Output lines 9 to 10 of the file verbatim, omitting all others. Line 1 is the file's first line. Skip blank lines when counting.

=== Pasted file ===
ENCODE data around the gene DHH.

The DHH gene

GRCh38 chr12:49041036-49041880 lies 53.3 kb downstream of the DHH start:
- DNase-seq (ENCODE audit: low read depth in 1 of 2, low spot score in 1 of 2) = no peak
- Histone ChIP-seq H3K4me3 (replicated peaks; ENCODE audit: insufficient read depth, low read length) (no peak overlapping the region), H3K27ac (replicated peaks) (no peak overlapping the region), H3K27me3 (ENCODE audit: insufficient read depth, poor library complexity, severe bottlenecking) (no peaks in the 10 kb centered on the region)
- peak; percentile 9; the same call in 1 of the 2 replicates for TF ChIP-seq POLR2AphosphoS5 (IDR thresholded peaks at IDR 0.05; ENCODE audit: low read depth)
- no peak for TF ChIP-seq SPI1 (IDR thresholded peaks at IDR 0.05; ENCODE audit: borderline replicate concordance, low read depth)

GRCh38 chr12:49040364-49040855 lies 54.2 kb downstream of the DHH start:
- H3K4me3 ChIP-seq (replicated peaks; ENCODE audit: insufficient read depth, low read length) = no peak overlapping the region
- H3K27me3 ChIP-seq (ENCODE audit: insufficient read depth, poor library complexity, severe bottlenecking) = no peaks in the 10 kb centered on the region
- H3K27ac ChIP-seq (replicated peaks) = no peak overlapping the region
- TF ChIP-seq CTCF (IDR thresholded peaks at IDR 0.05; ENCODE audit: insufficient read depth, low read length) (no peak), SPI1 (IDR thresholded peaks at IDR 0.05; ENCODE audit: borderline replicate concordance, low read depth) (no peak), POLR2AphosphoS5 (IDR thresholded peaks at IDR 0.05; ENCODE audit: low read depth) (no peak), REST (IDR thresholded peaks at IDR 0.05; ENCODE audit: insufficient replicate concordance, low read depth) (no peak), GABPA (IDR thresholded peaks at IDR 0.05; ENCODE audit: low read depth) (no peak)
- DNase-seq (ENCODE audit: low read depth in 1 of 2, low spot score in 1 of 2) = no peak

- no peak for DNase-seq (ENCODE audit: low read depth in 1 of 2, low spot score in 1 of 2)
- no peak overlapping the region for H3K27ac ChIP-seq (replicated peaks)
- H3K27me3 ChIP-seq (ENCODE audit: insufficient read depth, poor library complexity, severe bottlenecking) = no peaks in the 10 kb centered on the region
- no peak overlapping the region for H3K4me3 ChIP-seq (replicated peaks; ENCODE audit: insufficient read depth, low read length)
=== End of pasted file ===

- H3K4me3 ChIP-seq (replicated peaks; ENCODE audit: insufficient read depth, low read length) = no peak overlapping the region
- H3K27me3 ChIP-seq (ENCODE audit: insufficient read depth, poor library complexity, severe bottlenecking) = no peaks in the 10 kb centered on the region